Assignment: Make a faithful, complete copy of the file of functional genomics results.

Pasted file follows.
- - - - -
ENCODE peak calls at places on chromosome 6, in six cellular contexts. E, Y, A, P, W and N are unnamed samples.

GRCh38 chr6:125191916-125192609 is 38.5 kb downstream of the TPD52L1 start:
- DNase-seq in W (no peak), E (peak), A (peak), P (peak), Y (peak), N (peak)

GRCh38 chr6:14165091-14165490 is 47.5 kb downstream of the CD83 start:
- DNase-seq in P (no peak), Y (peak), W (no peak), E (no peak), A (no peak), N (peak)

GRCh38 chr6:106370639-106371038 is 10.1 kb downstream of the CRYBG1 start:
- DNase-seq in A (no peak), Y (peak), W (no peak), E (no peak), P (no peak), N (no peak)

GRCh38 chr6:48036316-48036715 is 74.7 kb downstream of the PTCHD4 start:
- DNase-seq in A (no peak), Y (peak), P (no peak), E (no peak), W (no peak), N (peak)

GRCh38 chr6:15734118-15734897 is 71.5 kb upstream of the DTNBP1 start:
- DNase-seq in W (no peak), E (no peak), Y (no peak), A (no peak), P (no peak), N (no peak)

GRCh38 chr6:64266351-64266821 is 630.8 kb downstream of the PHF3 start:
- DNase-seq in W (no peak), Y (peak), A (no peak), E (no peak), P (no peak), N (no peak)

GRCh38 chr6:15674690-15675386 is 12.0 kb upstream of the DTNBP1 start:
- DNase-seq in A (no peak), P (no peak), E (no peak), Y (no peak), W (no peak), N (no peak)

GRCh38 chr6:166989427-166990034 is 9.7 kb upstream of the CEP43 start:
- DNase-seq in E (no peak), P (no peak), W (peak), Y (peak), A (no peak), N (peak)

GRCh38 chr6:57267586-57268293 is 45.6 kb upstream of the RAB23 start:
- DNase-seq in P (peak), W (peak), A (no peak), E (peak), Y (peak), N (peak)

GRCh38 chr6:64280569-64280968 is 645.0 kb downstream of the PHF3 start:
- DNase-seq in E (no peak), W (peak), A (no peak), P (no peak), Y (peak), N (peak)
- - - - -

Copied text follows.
ENCODE peak calls at places on chromosome 6, in six cellular contexts. E, Y, A, P, W and N are unnamed samples.

GRCh38 chr6:125191916-125192609 is 38.5 kb downstream of the TPD52L1 start:
- DNase-seq in W (no peak), E (peak), A (peak), P (peak), Y (peak), N (peak)

GRCh38 chr6:14165091-14165490 is 47.5 kb downstream of the CD83 start:
- DNase-seq in P (no peak), Y (peak), W (no peak), E (no peak), A (no peak), N (peak)

GRCh38 chr6:106370639-106371038 is 10.1 kb downstream of the CRYBG1 start:
- DNase-seq in A (no peak), Y (peak), W (no peak), E (no peak), P (no peak), N (no peak)

GRCh38 chr6:48036316-48036715 is 74.7 kb downstream of the PTCHD4 start:
- DNase-seq in A (no peak), Y (peak), P (no peak), E (no peak), W (no peak), N (peak)

GRCh38 chr6:15734118-15734897 is 71.5 kb upstream of the DTNBP1 start:
- DNase-seq in W (no peak), E (no peak), Y (no peak), A (no peak), P (no peak), N (no peak)

GRCh38 chr6:64266351-64266821 is 630.8 kb downstream of the PHF3 start:
- DNase-seq in W (no peak), Y (peak), A (no peak), E (no peak), P (no peak), N (no peak)

GRCh38 chr6:15674690-15675386 is 12.0 kb upstream of the DTNBP1 start:
- DNase-seq in A (no peak), P (no peak), E (no peak), Y (no peak), W (no peak), N (no peak)

GRCh38 chr6:166989427-166990034 is 9.7 kb upstream of the CEP43 start:
- DNase-seq in E (no peak), P (no peak), W (peak), Y (peak), A (no peak), N (peak)

GRCh38 chr6:57267586-57268293 is 45.6 kb upstream of the RAB23 start:
- DNase-seq in P (peak), W (peak), A (no peak), E (peak), Y (peak), N (peak)

GRCh38 chr6:64280569-64280968 is 645.0 kb downstream of the PHF3 start:
- DNase-seq in E (no peak), W (peak), A (no peak), P (no peak), Y (peak), N (peak)